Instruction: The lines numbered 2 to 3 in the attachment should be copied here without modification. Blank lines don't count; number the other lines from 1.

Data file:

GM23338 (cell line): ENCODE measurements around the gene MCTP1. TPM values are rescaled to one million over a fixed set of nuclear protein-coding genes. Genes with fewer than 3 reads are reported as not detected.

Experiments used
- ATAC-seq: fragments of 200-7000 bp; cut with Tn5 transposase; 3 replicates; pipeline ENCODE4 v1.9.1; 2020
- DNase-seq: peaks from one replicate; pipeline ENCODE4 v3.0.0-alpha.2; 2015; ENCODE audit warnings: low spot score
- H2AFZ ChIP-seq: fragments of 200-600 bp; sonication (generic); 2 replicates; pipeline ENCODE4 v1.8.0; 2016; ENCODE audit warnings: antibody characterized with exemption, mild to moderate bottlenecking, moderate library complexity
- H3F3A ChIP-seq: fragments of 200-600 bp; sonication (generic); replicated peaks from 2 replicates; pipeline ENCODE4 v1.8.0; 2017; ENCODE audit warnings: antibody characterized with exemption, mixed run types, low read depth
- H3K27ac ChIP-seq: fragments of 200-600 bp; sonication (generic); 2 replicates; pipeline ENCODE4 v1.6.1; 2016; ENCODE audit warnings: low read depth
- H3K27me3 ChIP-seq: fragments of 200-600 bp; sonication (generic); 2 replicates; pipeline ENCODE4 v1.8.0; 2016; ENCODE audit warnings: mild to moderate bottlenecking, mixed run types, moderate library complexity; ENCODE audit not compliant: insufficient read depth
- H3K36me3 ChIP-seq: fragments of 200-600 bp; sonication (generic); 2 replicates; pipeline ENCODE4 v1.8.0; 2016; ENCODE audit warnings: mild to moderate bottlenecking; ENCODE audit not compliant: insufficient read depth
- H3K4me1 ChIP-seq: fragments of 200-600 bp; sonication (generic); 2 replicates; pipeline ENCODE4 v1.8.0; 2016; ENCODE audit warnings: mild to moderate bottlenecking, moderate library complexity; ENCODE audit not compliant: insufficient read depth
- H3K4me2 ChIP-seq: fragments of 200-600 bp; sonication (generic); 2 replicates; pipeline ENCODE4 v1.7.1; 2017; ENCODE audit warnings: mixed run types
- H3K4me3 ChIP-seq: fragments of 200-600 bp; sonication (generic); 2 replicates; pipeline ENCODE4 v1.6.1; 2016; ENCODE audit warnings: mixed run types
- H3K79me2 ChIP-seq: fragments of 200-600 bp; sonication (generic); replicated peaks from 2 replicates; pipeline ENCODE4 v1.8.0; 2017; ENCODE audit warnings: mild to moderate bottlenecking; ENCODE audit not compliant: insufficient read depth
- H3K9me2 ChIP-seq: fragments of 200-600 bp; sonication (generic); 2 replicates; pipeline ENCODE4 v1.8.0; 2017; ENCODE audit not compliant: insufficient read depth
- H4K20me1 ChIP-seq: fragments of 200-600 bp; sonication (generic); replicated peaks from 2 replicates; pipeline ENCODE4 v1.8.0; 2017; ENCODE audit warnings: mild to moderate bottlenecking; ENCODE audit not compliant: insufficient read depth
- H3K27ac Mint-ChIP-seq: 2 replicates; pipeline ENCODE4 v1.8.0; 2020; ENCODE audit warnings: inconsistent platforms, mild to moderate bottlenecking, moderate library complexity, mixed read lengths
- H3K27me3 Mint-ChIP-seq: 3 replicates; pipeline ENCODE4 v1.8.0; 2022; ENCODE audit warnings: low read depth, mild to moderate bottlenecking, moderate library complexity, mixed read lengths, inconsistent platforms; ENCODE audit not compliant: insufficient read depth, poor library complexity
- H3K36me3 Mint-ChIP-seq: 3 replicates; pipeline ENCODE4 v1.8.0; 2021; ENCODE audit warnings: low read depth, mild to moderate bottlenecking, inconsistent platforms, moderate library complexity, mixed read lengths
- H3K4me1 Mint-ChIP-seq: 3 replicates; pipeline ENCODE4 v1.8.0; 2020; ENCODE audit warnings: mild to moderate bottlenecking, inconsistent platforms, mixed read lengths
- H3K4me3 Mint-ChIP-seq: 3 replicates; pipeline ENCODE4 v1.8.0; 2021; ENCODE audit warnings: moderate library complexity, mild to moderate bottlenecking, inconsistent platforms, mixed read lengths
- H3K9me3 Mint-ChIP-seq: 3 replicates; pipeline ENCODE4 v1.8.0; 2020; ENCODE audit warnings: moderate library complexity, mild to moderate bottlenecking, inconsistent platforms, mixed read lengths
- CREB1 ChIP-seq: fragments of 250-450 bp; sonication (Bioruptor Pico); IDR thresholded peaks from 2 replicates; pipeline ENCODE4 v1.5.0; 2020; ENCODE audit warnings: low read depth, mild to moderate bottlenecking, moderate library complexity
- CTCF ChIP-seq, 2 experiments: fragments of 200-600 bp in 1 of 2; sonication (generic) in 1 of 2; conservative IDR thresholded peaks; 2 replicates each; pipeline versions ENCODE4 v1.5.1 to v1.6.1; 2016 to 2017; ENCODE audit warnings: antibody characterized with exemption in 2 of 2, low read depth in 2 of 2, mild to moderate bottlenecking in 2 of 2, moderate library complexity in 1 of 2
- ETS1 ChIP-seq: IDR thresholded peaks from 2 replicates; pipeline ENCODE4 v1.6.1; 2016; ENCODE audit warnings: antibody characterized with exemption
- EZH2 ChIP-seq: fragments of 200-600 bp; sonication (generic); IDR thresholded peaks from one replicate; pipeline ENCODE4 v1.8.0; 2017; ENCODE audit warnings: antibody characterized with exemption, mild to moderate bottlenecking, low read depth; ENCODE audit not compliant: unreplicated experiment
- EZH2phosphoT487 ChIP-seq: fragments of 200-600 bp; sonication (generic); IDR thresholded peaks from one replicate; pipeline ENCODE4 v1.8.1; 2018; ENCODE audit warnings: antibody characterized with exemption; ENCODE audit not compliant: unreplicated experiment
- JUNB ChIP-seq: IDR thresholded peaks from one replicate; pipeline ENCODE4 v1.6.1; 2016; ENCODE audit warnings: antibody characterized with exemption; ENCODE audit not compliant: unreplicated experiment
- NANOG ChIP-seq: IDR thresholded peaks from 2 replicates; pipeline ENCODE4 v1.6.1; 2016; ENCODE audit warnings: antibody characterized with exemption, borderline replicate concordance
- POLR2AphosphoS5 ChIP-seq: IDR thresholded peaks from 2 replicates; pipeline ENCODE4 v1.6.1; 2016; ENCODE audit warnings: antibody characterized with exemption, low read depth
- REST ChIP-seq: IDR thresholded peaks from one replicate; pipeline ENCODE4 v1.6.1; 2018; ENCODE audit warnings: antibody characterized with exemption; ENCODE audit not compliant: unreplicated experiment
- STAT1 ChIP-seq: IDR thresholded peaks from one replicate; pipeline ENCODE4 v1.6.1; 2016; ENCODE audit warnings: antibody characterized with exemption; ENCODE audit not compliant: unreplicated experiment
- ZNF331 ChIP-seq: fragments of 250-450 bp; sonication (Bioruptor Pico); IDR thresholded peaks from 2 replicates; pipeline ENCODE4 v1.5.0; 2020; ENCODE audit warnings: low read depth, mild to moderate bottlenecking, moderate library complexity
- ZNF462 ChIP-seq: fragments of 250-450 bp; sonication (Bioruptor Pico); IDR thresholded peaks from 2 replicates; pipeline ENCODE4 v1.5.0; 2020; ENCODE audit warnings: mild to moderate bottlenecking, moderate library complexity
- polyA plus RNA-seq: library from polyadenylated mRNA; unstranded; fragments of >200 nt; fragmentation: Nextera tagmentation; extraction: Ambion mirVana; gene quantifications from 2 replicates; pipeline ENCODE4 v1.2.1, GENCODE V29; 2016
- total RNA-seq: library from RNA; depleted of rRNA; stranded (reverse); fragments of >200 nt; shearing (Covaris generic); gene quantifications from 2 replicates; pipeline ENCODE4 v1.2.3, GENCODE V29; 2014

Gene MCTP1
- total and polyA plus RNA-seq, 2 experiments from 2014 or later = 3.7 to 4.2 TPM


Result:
Experiments used
- ATAC-seq: fragments of 200-7000 bp; cut with Tn5 transposase; 3 replicates; pipeline ENCODE4 v1.9.1; 2020